Question now surrounds whether comets delivered Earth’s enormous supply of water, according to Rosetta’s latest results. The results published in the journal Science, show that the water belonging to the 67P/C-G comet is unlike the water found on Earth and that it is more likely derived from denser, rock-based asteroids than comets. These findings provide important insights into the origins of Earth as well as life that sprung from it.
For the first time in human history, the European Space Agency (ESA) used a spacecraft, named Rosetta, to catch the comet 67P/Churyumov-Gerasimenko (67P/C-G) and land a robotic probe (an entire science laboratory essentially) on the surface, called Philae. After ten years of travel it finally made contact on Wednesday 12th November 2014. To put that into perspective, this comet has been hurtling through space at more than 30,000 mph and is over 373,000,000 miles from Earth according to the ESA.
Though Rosetta’s probe, Philae’s, battery life ran dry soon after touchdown, the mission has already been marked a success having completed 80% of its planned observations and collected a vast amount of data on the comet’s composition as well as incredible photographs. Furthermore, the Rosetta spacecraft continues to orbit and analyse the comet through probes and analytical equipment.
Comets have been in the deep freeze of space since the formation of our Solar System, which is why scientists think they may provide a wealth of information on its early composition. It has been a commonly postulated theory that comets may have delivered huge volumes of water to Earth during its formative years, more than 4 billion years ago. However the latest data from Rosetta’s ROSINA tool indicates otherwise. The probe gathered information about the ratio of hydrogen (H) to its heavier isotope, deuterium (D) from the gas streaming off the surface of 67P/C-G. Typically, Earth’s water is made of hydrogen and oxygen, with very small amounts of hydrogen substituted for deuterium. If this ratio is similar in the cometary ice then it might indicate that some of Earth’s water supply originates from comets. However, the water on 67P/C-G was found to be more than three times heavier than the terrestrial value because it is much richer in deuterium. This ratio is very characteristic and remains constant for a very long time and means it’s unlikely that similar comets dispatched water to Earth.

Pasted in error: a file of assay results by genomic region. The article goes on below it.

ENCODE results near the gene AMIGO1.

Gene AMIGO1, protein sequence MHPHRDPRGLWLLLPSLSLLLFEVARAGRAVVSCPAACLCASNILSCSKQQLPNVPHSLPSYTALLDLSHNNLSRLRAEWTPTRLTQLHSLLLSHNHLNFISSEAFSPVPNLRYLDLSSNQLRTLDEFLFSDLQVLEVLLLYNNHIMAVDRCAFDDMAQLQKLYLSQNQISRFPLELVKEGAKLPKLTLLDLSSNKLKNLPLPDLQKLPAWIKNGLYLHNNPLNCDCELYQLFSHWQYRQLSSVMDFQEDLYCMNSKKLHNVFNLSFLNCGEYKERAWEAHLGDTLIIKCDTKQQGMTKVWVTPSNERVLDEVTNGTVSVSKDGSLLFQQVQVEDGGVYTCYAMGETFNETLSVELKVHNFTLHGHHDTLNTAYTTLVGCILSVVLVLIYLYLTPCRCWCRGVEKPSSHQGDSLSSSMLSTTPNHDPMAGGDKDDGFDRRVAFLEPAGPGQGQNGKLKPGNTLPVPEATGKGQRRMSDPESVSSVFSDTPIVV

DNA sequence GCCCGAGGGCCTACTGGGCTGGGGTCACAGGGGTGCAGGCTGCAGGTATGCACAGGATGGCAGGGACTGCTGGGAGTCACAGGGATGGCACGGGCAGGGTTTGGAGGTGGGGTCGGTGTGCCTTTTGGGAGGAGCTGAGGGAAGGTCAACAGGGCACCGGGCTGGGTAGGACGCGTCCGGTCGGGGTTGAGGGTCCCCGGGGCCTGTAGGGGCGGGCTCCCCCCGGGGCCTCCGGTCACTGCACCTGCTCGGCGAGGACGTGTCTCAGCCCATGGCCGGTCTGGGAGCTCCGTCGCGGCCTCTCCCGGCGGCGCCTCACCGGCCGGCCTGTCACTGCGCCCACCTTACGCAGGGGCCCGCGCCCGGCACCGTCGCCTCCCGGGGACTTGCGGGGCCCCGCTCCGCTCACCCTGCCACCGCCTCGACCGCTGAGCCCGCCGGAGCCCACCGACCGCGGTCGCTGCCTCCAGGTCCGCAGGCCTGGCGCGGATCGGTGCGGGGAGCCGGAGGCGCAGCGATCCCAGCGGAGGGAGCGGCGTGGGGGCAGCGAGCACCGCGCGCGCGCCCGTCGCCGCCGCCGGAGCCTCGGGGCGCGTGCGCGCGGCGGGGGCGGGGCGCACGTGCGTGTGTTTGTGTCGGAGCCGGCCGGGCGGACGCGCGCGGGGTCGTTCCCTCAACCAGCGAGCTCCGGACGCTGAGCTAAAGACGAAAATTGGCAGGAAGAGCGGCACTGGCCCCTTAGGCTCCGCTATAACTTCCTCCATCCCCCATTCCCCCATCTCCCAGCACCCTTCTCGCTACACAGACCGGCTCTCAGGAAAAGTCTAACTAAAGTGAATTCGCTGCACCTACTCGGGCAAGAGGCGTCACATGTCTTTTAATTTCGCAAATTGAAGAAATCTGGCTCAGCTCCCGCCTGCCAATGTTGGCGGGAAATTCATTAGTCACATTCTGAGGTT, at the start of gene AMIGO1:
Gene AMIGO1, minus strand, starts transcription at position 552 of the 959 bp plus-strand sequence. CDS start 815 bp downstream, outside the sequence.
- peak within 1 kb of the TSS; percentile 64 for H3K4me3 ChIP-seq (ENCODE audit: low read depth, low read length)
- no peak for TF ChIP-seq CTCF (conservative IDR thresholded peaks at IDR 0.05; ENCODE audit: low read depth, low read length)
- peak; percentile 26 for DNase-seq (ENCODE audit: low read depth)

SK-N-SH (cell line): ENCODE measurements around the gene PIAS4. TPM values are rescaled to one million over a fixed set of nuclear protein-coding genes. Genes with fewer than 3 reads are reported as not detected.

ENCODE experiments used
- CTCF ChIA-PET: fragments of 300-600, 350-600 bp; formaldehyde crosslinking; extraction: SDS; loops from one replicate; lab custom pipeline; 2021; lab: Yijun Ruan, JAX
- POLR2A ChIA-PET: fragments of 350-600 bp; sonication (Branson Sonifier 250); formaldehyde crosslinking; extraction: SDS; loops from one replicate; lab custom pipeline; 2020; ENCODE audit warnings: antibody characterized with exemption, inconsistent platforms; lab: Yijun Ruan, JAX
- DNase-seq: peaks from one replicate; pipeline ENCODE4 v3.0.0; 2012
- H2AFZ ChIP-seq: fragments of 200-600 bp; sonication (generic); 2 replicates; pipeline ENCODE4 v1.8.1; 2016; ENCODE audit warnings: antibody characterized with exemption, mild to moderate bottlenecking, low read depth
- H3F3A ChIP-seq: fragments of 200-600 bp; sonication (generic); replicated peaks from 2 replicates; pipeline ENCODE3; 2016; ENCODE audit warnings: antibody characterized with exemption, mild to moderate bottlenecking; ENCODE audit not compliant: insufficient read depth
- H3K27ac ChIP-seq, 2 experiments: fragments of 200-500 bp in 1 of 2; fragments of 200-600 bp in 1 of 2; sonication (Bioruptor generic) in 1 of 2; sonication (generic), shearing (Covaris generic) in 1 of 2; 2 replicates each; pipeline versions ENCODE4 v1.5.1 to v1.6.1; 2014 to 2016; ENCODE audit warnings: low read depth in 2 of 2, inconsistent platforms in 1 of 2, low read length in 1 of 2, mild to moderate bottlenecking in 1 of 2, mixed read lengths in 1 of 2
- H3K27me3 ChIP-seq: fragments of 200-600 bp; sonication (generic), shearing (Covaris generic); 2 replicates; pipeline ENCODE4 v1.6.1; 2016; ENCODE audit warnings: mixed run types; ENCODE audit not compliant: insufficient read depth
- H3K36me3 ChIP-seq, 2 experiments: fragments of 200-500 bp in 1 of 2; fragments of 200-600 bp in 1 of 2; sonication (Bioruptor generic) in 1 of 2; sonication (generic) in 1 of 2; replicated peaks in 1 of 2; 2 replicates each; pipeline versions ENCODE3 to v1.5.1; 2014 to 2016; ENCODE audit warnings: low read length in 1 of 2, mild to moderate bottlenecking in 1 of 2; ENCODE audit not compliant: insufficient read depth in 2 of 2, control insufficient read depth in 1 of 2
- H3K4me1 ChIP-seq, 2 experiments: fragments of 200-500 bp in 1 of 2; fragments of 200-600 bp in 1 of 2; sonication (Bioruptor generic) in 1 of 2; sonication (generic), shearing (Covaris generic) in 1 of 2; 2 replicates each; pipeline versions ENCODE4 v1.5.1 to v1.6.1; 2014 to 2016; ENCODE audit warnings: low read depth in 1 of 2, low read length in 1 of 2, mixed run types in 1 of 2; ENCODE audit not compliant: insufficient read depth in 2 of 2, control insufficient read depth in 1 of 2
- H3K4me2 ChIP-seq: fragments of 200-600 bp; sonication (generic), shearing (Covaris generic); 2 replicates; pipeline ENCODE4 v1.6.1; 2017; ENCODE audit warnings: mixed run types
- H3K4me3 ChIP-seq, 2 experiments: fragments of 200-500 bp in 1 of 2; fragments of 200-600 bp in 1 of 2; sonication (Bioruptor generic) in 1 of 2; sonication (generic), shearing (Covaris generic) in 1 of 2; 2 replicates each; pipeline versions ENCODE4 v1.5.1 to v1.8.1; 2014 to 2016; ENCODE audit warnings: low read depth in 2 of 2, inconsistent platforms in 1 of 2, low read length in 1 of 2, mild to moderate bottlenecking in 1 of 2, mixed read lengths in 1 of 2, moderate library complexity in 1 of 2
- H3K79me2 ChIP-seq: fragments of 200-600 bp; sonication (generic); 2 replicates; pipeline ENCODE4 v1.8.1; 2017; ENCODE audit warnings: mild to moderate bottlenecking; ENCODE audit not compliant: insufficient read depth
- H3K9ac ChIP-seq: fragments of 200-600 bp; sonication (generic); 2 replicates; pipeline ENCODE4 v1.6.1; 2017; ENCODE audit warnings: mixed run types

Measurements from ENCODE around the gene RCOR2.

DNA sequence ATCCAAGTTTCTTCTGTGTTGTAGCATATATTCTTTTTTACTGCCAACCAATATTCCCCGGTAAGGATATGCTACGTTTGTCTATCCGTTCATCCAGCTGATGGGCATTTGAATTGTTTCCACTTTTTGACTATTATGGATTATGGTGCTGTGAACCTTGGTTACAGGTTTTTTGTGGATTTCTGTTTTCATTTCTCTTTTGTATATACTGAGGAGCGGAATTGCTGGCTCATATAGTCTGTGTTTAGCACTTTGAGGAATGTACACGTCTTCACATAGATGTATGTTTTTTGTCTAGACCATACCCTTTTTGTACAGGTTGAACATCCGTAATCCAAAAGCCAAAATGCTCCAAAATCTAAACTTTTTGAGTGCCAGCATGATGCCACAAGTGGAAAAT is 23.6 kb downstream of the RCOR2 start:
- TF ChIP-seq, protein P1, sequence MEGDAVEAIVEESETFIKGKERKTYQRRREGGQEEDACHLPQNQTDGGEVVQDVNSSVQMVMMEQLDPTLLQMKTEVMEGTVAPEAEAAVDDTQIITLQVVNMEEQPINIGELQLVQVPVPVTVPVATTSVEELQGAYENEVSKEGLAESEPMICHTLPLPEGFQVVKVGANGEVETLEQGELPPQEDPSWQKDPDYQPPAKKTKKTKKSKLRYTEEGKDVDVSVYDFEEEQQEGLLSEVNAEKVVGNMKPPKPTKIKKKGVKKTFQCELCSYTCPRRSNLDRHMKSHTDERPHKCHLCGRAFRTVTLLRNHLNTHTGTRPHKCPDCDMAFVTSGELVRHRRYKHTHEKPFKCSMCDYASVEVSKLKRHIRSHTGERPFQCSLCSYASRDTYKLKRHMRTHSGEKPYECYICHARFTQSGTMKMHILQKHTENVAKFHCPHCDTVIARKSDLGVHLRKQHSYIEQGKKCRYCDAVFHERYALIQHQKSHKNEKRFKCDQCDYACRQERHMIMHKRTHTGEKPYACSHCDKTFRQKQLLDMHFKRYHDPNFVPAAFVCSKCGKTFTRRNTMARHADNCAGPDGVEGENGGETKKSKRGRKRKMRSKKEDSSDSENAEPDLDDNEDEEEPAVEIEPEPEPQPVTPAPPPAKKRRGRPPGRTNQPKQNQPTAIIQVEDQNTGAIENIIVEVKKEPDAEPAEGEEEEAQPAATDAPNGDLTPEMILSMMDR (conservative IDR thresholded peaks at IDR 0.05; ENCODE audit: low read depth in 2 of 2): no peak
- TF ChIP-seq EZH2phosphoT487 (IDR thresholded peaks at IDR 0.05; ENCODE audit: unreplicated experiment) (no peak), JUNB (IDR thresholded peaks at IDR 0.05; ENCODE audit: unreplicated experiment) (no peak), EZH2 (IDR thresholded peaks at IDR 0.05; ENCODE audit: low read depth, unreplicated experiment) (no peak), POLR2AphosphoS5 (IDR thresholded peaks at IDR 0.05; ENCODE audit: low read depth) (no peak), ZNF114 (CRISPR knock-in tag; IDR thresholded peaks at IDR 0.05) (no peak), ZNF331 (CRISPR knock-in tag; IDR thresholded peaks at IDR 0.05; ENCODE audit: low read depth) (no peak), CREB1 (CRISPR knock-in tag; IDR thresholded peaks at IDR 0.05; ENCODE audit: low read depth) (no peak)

Previous measurements and the team’s latest finding suggest a wide range of D/H ratios in the water of Jupiter family objects in the Kuiper Belt where 67P/C-G resides. These comets show a mixture of light and heavy water compared to Earth. The average D/H ratio of these suggests their origin is somewhere with much heavier water than Earth. Nevertheless, the comet theory may still have some traction. Prof Alan Fitzsimmons, from the Astrophysics Research Centre at Queen’s University Belfast advised that averaging the few Kuiper Belt comets now measured might inaccurately reflect Earth’s water composition. Therefore, the possibility endures that comets might have delivered some water to Earth.
Scientists aim to gather more information from the surface by Philae’s landing instruments COSAC and Ptolemy, which may provide more detailed data of the ice on the comet’s surface as well as a deeper insight to their role in the Solar System.
As it stands, asteroids seem like the most likely candidate for delivery of water to Earth. While appearing dry and rocky, it is thought that many carried water during the early days of the Solar System and bombarded the Earth with water once it cooled; about 800 million years ago. Scientists aim to navigate the Rosetta spacecraft through a jet in the comet as it travels around the sun, to learn about 67P/C-G’s composition more deeply. The ESA informs that Rosetta’s 12-year mission aims to end around December next year after reaching its closest point to the sun.
What other discoveries through space exploration might change theories about Earth’s history?